Orange County officials are praising one brave firefighter after he rescued two people trapped inside a small plane that crashed on the 405 Freeway near John Wayne Airport on Friday.
Capt. John Meffert, a firefighter for 17 years in Avalon on Catalina Island, was off-duty and driving to his home in Rancho Cucamonga when the twin-engine Cessna 310 crashed on the southbound 405 around 9:35 a.m.
"I was on the phone with my dad and I told him, 'There's a plane really low. I think this plane is going to hit me,'" Meffert said at a mid-afternoon news conference. "The wing came across the front of my hood, and after that, that's when the plane crashed."
He jumped out of his car and initially thought the occupants must be dead. Then, he saw a woman's head pop out of the plane.
"I wasn't thinking about my own safety," said Meffert. "That's probably due to the wife that was a passenger. I saw her face and head pop up out of the passenger side. If she could be there, I thought I could be there."
Meffert immediately jumped into action and removed the victims, a man and woman in their late 50s to early 60s, from the fiery wreckage, according to the Orange County Fire Authority.
He placed the pair off to the side of the freeway, on the median, until paramedics arrived. The victims were transported to a local hospital with major injuries.
OCFA Capt. Larry Kurtz said in an early afternoon news briefing that it’s difficult to say what would have happened had Meffert not been there to help the pair.
"Typically when we have these type of situations bystanders do step in to aid," Kurtz said. "That speaks to the human spirit of people helping others out. The fact that this individual's training kicked in is so much better. It was very fortuitous that he happened to be on the southbound 405 at the exact same time."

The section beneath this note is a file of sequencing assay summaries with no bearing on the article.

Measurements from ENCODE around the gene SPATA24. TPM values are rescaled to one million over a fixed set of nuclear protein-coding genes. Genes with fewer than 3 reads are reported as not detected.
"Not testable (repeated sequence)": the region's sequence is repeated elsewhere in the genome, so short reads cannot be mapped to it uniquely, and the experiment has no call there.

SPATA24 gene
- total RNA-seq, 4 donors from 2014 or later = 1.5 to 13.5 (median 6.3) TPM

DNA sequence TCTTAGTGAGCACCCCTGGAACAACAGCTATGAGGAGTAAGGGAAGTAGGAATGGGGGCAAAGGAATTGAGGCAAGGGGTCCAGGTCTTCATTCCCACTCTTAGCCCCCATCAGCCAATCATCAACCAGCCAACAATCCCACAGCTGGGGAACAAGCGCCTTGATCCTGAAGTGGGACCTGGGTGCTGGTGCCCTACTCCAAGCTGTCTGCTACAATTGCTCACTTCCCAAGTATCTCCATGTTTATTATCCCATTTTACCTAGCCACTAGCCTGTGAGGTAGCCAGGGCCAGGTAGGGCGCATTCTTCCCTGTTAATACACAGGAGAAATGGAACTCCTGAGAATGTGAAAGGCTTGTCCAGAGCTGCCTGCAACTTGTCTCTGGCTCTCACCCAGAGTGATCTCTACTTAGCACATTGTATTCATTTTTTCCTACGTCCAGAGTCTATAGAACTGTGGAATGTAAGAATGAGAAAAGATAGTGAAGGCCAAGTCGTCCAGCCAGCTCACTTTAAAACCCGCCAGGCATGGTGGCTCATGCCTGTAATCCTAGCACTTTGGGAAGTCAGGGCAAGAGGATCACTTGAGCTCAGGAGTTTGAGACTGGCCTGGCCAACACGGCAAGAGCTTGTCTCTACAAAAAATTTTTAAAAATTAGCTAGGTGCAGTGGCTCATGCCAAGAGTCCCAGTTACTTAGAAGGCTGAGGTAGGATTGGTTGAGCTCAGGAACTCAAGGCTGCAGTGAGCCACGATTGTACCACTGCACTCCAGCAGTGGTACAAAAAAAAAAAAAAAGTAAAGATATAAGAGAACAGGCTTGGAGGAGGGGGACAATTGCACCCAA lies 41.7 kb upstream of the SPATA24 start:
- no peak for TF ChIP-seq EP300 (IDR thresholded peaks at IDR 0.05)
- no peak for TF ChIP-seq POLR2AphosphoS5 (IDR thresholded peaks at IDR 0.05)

At least three or four civilians grabbed fire extinguishers and attempted to help put out the flames, according to Meffert.
"A lot of people were ready to help. I just happened to be in a position that maybe I was the first one there," said Meffert. "I wasn't looking for any fame. Just, with the fire service, we're always here just to help people."
Kurtz, who briefly spoke to Meffert at the scene, added that the firefighter seemed to be a heroic and kind-hearted man.
"He seems very humble, very selfless. We certainly need more people like him in the world," said Kurtz. "He was very calm and very relaxed. Obviously he's a professional and he deals with emergency situations all the time. From what other firefighters report on the scene, he functioned very well during this."
Meffert was said after going home, he was headed to a weekend getaway in Palm Springs. He made sure to call his fiancée after the crash and let her know he was going to be late.
"I should have been home by the time I called her," said Meffert. "I called her and said, 'Going to be a little late; just got hit by a plane.'"
The couple will head to Palm Springs Friday evening.